Tuesday, July 21, 2015

Office of Cuban Affairs "bustling"

The Obama administration began trying to improve relations with Cuba in 2009.
A January 2010 Inspector General's report cited "new Administration initiatives include efforts to reach out to Cuba."
The IG's report of the State Department's Bureau of Western Hemisphere Affairs included an inspection of the Office of Cuban Affairs. It stated:
The Office of Cuban Affairs (WHA/CCA) is a well-managed and bustling place to work. The coordinator and deputy form a respected and expert management team. They are supported by a reemployed annuitant senior advisor, a political officer, a consular officer, three economic policy officers, several interns, and office management staff. Overall, the morale in the office is very good.
The U.S. trade embargo and ongoing travel restrictions for both U.S. and Cuban citizens drive the daily work of the office. The April 2009 announcement made by the President lifting restrictions on remittances sent by Americans to family members in Cuba, easing travel restrictions of Cuban Americans to Cuba, and promoting a more liberal exchange of information and humanitarian assistance items has created new and increased interagency and public interest in Cuban affairs.
The economic officers provide advisory opinions to the Departments of Treasury and Commerce on individual and business requests to travel to, or do business with, Cuba.
Consular issues take up considerable time because WHA/CCA reviews almost every U.S. visa application submitted by Cuban nationals at the U.S. interests section in Havana or in other consular sections overseas. Visa applications are sent to Washington for review by various law enforcement and other federal agencies through the security advisory opinion process. WHA/CCA reviews each case under the lens of Presidential Proclamation 5377, (5) which deals with the suspension of entry as nonimmigrants
by officers or employees of the Government of Cuba or the Communist Party of Cuba, and which provides legal grounds for a visa denial under section 212(f) of the Immigration and Nationality Act (6). WHA/CCA will soon acquire access to systems and software maintained by the Bureau of Consular Affairs that will streamline WHA/CCA’s review of security advisory opinions, allow them to easily access historical visa application records, and eliminate the need for time consuming data entry and scanning procedures.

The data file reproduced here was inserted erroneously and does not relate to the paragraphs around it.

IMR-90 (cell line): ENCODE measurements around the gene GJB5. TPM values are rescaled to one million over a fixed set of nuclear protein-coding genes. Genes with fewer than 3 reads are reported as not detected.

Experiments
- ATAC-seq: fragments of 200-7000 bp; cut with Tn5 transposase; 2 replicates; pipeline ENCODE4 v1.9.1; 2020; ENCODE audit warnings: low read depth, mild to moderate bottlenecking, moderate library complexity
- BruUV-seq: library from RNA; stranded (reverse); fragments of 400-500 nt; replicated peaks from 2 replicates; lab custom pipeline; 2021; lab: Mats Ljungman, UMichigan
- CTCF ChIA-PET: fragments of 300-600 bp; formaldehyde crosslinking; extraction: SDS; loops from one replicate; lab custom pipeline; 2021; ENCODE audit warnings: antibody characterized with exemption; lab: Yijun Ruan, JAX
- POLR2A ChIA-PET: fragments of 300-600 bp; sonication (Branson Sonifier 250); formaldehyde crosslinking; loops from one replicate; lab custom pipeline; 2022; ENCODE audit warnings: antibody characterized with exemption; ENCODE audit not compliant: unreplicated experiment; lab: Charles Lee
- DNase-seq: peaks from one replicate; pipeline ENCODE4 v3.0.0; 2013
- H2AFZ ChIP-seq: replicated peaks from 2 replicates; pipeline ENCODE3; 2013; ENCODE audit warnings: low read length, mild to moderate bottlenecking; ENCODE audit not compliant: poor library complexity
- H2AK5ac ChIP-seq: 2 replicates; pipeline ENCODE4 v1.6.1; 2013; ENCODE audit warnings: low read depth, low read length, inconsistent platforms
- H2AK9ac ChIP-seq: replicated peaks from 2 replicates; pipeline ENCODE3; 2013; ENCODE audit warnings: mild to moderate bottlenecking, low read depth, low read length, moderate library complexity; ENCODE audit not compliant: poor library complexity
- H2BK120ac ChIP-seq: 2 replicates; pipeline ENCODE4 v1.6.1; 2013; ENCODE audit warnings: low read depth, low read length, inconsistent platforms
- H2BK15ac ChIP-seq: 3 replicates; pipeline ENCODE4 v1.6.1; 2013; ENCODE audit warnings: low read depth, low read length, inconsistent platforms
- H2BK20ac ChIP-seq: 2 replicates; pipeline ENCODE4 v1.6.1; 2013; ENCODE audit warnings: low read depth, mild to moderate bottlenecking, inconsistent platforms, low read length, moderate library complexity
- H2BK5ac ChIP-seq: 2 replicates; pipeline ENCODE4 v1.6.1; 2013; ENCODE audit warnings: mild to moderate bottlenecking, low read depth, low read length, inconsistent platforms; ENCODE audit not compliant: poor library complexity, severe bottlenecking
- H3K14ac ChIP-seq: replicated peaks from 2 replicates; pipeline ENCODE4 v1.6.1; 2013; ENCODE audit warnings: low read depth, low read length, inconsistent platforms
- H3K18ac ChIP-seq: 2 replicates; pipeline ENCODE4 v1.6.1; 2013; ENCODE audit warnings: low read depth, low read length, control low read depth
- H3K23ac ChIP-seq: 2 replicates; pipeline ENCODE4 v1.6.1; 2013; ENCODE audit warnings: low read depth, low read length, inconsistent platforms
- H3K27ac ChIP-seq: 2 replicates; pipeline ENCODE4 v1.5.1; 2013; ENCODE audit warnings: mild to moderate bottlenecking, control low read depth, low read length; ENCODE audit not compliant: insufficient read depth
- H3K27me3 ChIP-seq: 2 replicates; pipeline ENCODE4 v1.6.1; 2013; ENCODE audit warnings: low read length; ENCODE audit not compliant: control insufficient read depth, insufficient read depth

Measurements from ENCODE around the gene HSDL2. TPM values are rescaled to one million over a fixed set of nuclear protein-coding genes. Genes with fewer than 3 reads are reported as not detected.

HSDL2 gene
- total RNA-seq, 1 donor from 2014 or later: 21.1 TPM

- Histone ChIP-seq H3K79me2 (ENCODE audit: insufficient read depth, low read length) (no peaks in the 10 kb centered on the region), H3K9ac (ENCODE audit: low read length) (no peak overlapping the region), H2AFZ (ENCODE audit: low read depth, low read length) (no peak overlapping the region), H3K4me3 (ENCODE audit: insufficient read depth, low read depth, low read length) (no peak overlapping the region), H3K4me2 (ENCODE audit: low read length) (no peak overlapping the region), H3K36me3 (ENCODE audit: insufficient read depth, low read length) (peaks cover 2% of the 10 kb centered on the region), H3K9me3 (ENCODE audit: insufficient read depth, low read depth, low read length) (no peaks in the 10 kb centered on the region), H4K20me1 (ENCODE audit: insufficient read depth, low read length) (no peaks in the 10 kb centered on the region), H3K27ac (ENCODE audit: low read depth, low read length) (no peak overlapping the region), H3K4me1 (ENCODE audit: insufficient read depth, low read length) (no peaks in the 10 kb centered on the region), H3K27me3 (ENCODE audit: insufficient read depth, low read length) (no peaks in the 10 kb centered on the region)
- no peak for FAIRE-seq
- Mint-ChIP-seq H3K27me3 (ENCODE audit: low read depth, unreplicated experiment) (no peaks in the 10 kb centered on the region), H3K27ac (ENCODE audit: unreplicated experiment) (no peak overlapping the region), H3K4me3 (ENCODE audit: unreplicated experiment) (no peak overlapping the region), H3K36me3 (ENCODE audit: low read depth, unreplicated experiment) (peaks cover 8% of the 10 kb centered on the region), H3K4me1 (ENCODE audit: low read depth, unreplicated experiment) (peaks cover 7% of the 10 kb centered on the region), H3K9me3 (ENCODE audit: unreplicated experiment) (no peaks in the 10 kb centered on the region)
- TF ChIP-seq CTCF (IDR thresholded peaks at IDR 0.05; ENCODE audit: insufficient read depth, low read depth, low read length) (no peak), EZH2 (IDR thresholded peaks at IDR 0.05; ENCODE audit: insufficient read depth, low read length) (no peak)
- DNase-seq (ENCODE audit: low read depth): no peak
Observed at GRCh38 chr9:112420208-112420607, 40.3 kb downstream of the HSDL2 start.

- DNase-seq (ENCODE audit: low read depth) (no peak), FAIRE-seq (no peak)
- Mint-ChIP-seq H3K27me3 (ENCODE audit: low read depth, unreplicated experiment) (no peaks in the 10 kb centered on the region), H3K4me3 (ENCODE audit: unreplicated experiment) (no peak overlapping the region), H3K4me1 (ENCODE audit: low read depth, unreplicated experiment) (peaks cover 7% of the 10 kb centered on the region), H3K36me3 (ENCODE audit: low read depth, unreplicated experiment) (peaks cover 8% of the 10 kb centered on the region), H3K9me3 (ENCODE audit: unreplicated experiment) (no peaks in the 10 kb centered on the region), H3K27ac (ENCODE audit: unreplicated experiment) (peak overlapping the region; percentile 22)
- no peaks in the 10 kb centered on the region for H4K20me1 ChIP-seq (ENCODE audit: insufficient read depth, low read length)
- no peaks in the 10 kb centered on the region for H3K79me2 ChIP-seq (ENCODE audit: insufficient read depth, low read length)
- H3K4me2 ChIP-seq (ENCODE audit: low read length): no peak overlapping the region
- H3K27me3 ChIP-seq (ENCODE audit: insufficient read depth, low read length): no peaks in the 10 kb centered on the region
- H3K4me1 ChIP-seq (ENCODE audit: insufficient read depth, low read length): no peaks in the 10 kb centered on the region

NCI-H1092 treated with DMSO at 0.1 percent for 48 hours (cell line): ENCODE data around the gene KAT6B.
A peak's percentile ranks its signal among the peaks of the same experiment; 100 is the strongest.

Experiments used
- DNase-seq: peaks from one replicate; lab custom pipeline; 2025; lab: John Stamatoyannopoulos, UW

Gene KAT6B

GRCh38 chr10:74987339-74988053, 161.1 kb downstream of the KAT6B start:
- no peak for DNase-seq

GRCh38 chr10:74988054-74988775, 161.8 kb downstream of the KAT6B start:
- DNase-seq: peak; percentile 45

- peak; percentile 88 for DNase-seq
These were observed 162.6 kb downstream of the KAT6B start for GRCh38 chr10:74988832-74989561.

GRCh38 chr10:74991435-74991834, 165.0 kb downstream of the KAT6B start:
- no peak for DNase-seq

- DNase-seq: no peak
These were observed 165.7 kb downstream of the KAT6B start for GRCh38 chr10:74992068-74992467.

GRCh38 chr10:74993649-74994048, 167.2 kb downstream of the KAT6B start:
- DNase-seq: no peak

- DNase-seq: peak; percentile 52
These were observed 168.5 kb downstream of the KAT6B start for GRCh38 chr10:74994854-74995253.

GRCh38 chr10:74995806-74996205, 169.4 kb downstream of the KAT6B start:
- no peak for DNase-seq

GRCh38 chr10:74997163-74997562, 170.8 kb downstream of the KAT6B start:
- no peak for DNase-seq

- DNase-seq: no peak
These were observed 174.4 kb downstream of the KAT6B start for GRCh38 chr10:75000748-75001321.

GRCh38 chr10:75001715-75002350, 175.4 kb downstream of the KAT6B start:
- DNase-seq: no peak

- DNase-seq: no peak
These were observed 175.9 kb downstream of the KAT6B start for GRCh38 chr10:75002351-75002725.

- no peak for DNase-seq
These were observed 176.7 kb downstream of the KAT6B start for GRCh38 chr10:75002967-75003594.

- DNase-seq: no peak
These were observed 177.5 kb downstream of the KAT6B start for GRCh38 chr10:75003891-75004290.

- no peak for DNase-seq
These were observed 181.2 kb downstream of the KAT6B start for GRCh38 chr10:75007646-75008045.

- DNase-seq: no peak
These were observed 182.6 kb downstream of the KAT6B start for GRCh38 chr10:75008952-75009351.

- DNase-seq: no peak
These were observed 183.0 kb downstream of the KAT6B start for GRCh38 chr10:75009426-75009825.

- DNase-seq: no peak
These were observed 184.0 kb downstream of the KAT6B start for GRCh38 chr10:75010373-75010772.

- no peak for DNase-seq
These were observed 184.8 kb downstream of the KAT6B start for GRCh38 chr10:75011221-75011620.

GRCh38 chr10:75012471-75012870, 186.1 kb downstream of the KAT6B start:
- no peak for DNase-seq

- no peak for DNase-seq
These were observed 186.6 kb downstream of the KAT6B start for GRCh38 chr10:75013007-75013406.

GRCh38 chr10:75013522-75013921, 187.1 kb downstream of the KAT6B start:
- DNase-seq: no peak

Office staffing is at an appropriate level, but there are two anomalies that could have potentially adverse effects. First, the senior advisor is an experienced officer with ideal institutional knowledge of Cuban affairs. He routinely travels to Cuba as the Department observer for Guantanamo Bay fence-line meetings between the American and Cuban military, and is a Department point of contact with the U.S. Southern Command for Cuban issues. This advisor, however, has been a temporary, reemployed annuitant employee in WHA/CCA for 12 years, and is limited in the number of hours he can work per year. The WHA/CCA coordinator and deputy are keenly aware of his employment restrictions, and so far, have been successful in utilizing his time and skills efficiently and effectively. The lengthy 12-year temporary assignment begs the question whether the position itself is appropriately classified, or if it could be better staffed by a rotating Foreign Service officer or a more permanent Civil Service officer. WHA/CCA will eventually have to address this staffing anomaly.
Second, the consular section is led by a Civil Service employee, and is staffed with interns and stay-in-school students; the work being done by these staff members is appropriate for their level, but the volume of paper generated that must be approved by the supervisory Civil Servant is significant. WHA/CCA is in the process of filling a GS 9/11/12 position in the consular section to provide some oversight relief to the supervisor.
5 50 F.R. 41329, 3 C.F.R., 1985 Comp., p. 273.
6 Pub. L. No. 101-649, Stat. (November 29, 1990).

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